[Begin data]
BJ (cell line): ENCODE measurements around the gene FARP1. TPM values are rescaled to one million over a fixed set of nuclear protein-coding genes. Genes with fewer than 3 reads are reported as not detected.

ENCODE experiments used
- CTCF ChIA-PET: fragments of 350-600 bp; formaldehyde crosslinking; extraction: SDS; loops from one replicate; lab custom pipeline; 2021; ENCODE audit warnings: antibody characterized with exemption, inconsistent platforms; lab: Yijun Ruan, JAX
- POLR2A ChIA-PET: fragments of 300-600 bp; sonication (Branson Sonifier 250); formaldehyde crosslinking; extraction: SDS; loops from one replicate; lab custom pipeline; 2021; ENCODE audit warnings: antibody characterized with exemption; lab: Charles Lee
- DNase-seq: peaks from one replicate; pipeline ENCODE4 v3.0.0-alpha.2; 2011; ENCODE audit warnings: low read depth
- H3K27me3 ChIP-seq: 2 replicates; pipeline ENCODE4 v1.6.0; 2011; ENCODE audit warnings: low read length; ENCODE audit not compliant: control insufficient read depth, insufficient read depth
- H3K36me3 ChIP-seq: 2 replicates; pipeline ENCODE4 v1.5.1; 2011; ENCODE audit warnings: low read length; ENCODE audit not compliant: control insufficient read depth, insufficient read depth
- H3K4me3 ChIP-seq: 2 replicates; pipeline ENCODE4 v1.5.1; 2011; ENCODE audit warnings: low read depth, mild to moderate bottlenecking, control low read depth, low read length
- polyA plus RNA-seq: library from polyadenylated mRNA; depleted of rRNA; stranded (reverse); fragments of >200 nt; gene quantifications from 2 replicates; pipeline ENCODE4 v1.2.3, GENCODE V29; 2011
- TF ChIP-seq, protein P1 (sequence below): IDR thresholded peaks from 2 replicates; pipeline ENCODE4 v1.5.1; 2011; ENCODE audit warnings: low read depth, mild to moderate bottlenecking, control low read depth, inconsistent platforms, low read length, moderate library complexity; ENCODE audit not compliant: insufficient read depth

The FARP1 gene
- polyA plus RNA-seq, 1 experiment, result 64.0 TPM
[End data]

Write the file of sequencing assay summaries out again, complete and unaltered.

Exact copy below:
BJ (cell line): ENCODE measurements around the gene FARP1. TPM values are rescaled to one million over a fixed set of nuclear protein-coding genes. Genes with fewer than 3 reads are reported as not detected.

ENCODE experiments used
- CTCF ChIA-PET: fragments of 350-600 bp; formaldehyde crosslinking; extraction: SDS; loops from one replicate; lab custom pipeline; 2021; ENCODE audit warnings: antibody characterized with exemption, inconsistent platforms; lab: Yijun Ruan, JAX
- POLR2A ChIA-PET: fragments of 300-600 bp; sonication (Branson Sonifier 250); formaldehyde crosslinking; extraction: SDS; loops from one replicate; lab custom pipeline; 2021; ENCODE audit warnings: antibody characterized with exemption; lab: Charles Lee
- DNase-seq: peaks from one replicate; pipeline ENCODE4 v3.0.0-alpha.2; 2011; ENCODE audit warnings: low read depth
- H3K27me3 ChIP-seq: 2 replicates; pipeline ENCODE4 v1.6.0; 2011; ENCODE audit warnings: low read length; ENCODE audit not compliant: control insufficient read depth, insufficient read depth
- H3K36me3 ChIP-seq: 2 replicates; pipeline ENCODE4 v1.5.1; 2011; ENCODE audit warnings: low read length; ENCODE audit not compliant: control insufficient read depth, insufficient read depth
- H3K4me3 ChIP-seq: 2 replicates; pipeline ENCODE4 v1.5.1; 2011; ENCODE audit warnings: low read depth, mild to moderate bottlenecking, control low read depth, low read length
- polyA plus RNA-seq: library from polyadenylated mRNA; depleted of rRNA; stranded (reverse); fragments of >200 nt; gene quantifications from 2 replicates; pipeline ENCODE4 v1.2.3, GENCODE V29; 2011
- TF ChIP-seq, protein P1 (sequence below): IDR thresholded peaks from 2 replicates; pipeline ENCODE4 v1.5.1; 2011; ENCODE audit warnings: low read depth, mild to moderate bottlenecking, control low read depth, inconsistent platforms, low read length, moderate library complexity; ENCODE audit not compliant: insufficient read depth

The FARP1 gene
- polyA plus RNA-seq, 1 experiment, result 64.0 TPM